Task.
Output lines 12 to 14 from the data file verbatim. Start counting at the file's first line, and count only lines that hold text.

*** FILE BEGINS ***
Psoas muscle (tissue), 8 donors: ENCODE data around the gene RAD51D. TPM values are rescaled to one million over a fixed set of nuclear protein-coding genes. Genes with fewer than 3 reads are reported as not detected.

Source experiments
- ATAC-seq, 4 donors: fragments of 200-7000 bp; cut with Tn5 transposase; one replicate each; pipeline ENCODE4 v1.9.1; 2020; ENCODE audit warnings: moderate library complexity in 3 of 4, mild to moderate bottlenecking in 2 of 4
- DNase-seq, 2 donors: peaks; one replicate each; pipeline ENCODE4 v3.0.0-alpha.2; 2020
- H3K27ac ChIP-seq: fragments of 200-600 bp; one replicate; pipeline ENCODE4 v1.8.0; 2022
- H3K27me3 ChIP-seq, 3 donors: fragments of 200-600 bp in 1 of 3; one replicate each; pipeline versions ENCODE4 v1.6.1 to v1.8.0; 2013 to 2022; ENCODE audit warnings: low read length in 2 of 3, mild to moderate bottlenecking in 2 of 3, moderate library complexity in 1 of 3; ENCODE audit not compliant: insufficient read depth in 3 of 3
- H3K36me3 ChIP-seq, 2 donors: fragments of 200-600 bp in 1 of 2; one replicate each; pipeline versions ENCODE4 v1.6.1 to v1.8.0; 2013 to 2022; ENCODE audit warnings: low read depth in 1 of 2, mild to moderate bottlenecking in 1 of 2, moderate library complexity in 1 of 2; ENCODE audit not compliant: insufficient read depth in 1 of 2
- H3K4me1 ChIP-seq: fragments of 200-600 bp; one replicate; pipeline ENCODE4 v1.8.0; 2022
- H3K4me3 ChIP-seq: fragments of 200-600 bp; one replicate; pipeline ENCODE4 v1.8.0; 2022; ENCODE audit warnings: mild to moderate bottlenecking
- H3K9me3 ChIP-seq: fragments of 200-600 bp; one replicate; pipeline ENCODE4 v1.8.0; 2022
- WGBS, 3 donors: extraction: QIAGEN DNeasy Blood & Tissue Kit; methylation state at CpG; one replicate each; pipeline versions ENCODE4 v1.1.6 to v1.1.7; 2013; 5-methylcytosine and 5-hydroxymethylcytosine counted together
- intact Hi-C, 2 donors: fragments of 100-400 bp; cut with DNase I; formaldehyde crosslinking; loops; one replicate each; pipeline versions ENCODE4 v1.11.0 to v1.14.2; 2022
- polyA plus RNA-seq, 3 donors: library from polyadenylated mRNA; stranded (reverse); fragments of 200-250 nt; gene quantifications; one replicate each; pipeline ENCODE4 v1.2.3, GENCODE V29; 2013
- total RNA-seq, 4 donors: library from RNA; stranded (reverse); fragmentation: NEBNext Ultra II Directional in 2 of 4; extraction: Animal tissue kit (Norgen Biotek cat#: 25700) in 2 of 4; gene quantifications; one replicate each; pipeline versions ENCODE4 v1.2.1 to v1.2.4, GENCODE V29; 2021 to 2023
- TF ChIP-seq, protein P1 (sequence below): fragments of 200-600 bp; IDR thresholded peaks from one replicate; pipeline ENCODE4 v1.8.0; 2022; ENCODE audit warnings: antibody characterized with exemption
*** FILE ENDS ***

- intact Hi-C, 2 donors: fragments of 100-400 bp; cut with DNase I; formaldehyde crosslinking; loops; one replicate each; pipeline versions ENCODE4 v1.11.0 to v1.14.2; 2022
- polyA plus RNA-seq, 3 donors: library from polyadenylated mRNA; stranded (reverse); fragments of 200-250 nt; gene quantifications; one replicate each; pipeline ENCODE4 v1.2.3, GENCODE V29; 2013
- total RNA-seq, 4 donors: library from RNA; stranded (reverse); fragmentation: NEBNext Ultra II Directional in 2 of 4; extraction: Animal tissue kit (Norgen Biotek cat#: 25700) in 2 of 4; gene quantifications; one replicate each; pipeline versions ENCODE4 v1.2.1 to v1.2.4, GENCODE V29; 2021 to 2023